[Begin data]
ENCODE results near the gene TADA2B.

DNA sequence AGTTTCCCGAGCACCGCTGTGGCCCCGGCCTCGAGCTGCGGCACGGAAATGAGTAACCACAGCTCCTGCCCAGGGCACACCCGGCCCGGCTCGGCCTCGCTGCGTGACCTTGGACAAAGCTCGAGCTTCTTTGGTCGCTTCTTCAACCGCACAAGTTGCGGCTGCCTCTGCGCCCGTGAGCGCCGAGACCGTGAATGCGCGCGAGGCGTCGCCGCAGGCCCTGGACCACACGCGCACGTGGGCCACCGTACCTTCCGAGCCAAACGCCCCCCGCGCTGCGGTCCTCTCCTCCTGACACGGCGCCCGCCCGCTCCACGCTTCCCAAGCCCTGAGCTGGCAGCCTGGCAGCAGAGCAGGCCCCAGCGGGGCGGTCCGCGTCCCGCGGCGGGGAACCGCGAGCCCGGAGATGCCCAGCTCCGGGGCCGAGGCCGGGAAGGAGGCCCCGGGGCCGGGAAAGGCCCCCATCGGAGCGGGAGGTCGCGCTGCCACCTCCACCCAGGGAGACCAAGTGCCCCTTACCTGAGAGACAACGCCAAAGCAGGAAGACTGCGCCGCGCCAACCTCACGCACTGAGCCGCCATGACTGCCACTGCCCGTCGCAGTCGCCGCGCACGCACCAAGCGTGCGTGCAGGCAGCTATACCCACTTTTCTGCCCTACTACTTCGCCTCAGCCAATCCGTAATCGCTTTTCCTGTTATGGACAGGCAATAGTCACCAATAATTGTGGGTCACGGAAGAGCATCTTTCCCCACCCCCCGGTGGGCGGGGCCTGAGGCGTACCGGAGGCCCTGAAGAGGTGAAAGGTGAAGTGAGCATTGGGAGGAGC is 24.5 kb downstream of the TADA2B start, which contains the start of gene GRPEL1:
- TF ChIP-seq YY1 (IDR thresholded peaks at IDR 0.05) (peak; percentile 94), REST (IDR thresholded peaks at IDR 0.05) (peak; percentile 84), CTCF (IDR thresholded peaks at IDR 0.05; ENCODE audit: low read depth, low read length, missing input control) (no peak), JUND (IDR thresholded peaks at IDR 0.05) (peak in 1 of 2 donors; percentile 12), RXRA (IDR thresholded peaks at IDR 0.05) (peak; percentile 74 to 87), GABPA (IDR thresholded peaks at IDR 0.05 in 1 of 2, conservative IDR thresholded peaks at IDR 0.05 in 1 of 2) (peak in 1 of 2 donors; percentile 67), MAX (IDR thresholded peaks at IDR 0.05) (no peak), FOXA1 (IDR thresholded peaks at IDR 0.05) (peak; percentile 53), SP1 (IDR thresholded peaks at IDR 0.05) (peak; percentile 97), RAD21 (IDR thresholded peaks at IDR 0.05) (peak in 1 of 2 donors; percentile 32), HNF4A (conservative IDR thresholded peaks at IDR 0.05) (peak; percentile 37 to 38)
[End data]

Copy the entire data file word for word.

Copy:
ENCODE results near the gene TADA2B.

DNA sequence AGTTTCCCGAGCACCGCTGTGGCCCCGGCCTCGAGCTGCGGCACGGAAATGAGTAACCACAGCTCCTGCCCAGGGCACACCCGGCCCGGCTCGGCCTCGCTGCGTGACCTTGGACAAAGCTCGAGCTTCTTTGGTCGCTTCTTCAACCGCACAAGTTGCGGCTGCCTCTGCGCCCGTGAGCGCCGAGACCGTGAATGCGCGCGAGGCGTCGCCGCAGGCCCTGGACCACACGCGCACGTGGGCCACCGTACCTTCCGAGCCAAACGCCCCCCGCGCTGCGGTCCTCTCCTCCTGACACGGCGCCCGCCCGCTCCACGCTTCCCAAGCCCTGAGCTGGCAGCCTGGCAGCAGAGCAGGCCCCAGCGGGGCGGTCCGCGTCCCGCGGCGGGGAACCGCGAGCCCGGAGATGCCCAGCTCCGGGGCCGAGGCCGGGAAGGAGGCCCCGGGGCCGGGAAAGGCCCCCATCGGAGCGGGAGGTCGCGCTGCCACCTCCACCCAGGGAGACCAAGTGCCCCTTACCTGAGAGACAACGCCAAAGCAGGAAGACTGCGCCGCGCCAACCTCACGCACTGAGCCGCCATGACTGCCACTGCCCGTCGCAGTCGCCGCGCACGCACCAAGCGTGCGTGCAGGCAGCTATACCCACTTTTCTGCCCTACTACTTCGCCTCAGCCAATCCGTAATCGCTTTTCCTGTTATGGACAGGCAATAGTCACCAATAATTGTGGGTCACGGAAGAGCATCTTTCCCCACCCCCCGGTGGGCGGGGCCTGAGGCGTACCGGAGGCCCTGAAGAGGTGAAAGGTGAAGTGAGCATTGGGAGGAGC is 24.5 kb downstream of the TADA2B start, which contains the start of gene GRPEL1:
- TF ChIP-seq YY1 (IDR thresholded peaks at IDR 0.05) (peak; percentile 94), REST (IDR thresholded peaks at IDR 0.05) (peak; percentile 84), CTCF (IDR thresholded peaks at IDR 0.05; ENCODE audit: low read depth, low read length, missing input control) (no peak), JUND (IDR thresholded peaks at IDR 0.05) (peak in 1 of 2 donors; percentile 12), RXRA (IDR thresholded peaks at IDR 0.05) (peak; percentile 74 to 87), GABPA (IDR thresholded peaks at IDR 0.05 in 1 of 2, conservative IDR thresholded peaks at IDR 0.05 in 1 of 2) (peak in 1 of 2 donors; percentile 67), MAX (IDR thresholded peaks at IDR 0.05) (no peak), FOXA1 (IDR thresholded peaks at IDR 0.05) (peak; percentile 53), SP1 (IDR thresholded peaks at IDR 0.05) (peak; percentile 97), RAD21 (IDR thresholded peaks at IDR 0.05) (peak in 1 of 2 donors; percentile 32), HNF4A (conservative IDR thresholded peaks at IDR 0.05) (peak; percentile 37 to 38)